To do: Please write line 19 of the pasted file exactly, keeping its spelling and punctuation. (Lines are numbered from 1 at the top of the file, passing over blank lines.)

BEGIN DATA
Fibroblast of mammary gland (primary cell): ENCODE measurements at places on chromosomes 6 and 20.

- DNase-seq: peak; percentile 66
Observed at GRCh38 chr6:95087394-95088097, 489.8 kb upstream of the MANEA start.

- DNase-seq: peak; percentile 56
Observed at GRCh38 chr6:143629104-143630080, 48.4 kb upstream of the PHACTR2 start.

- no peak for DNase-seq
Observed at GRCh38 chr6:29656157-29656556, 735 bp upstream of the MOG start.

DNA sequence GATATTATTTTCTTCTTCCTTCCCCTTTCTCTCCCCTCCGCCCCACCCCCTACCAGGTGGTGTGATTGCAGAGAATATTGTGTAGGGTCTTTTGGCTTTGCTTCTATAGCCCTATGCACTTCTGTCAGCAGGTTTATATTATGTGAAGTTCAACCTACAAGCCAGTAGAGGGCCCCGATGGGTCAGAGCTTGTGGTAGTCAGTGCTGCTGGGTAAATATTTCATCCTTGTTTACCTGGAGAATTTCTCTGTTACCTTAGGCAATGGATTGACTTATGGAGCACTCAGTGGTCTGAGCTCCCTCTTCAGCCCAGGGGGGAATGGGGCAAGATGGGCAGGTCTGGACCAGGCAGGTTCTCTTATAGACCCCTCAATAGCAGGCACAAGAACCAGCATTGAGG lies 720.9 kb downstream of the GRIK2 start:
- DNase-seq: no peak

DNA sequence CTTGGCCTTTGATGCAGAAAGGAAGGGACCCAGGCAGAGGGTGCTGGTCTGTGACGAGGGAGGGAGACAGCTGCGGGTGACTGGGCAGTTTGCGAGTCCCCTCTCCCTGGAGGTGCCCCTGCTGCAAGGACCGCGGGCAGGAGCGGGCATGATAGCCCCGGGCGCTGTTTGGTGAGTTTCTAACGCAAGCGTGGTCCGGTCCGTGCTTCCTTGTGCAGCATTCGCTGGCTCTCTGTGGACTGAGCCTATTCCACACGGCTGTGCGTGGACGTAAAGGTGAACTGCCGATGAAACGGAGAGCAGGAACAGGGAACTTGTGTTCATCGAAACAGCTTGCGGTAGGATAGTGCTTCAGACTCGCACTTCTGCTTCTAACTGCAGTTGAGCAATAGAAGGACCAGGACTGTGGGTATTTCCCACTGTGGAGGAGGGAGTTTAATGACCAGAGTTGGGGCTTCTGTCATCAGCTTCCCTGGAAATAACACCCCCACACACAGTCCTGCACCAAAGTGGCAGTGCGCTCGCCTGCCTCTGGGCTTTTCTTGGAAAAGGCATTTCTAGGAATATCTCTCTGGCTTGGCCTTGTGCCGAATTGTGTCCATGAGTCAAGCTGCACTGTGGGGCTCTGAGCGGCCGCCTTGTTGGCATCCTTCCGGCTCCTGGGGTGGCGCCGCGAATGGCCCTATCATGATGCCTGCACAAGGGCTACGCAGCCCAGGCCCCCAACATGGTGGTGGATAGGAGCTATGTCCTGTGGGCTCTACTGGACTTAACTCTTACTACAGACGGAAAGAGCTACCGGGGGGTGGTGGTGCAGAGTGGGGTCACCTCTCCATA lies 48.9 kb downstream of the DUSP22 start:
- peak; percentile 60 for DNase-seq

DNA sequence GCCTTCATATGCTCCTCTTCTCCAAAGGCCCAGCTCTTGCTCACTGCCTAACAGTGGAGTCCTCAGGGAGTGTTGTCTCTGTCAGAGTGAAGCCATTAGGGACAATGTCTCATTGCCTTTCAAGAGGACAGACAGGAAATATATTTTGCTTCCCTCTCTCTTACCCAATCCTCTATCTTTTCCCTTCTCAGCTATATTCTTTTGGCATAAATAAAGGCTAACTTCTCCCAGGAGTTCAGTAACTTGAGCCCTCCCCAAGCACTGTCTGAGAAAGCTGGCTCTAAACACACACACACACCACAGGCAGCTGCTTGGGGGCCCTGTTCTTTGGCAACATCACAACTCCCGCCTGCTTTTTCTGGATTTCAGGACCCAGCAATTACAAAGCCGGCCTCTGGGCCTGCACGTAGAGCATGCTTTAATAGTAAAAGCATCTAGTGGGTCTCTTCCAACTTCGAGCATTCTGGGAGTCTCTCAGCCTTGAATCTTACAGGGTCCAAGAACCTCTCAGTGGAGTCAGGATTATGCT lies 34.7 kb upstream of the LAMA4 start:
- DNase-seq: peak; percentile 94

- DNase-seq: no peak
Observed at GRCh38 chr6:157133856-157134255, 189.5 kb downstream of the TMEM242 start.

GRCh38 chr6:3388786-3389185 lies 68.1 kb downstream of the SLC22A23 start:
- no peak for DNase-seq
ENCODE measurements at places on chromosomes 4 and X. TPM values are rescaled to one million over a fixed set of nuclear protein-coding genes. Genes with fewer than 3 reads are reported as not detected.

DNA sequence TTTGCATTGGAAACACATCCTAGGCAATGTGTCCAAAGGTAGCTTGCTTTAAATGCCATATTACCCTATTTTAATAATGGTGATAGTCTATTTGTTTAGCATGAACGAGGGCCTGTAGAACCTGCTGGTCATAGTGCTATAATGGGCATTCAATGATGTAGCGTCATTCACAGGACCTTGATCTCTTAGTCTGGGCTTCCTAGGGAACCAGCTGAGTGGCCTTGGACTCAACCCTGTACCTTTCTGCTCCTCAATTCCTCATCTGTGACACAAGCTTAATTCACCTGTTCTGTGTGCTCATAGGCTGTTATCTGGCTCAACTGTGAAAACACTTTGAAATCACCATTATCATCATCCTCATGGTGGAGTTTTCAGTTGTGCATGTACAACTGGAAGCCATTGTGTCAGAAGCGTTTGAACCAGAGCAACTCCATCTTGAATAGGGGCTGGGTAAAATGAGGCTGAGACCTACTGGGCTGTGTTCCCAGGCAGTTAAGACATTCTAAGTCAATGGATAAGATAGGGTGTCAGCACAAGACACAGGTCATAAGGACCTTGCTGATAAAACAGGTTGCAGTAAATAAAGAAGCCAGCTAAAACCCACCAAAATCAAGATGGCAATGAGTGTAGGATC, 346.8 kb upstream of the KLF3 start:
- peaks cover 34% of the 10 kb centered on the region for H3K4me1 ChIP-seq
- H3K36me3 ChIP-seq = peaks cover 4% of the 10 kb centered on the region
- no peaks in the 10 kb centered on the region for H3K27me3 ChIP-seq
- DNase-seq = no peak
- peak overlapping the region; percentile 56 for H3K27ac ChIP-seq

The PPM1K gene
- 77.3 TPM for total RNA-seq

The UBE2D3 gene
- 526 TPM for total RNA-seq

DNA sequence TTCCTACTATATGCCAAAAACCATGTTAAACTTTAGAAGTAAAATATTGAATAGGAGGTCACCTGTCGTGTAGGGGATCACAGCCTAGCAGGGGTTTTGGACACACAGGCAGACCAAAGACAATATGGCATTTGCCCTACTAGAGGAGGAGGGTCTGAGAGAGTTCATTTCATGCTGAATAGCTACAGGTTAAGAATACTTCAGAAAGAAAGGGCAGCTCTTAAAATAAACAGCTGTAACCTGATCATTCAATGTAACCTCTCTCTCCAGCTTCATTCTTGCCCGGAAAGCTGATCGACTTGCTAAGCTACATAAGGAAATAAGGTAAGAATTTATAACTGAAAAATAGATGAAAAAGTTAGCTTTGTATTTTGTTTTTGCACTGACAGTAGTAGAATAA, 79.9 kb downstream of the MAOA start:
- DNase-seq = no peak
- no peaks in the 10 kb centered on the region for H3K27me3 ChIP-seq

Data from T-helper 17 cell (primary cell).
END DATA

DNA sequence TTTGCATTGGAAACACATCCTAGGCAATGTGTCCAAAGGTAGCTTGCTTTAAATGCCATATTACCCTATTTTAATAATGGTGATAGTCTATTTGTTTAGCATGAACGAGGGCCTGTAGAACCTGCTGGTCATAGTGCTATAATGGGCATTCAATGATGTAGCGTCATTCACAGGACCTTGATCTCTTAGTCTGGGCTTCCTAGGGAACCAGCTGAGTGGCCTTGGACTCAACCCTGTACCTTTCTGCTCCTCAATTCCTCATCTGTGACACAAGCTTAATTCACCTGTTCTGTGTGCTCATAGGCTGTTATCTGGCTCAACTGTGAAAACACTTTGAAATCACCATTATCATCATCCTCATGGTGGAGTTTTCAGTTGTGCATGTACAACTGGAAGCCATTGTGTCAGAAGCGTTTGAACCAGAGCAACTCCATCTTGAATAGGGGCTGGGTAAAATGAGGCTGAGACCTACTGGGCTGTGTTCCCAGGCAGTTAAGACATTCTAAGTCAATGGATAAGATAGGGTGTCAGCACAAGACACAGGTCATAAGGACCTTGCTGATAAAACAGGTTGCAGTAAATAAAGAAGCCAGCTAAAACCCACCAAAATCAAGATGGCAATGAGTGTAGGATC, 346.8 kb upstream of the KLF3 start: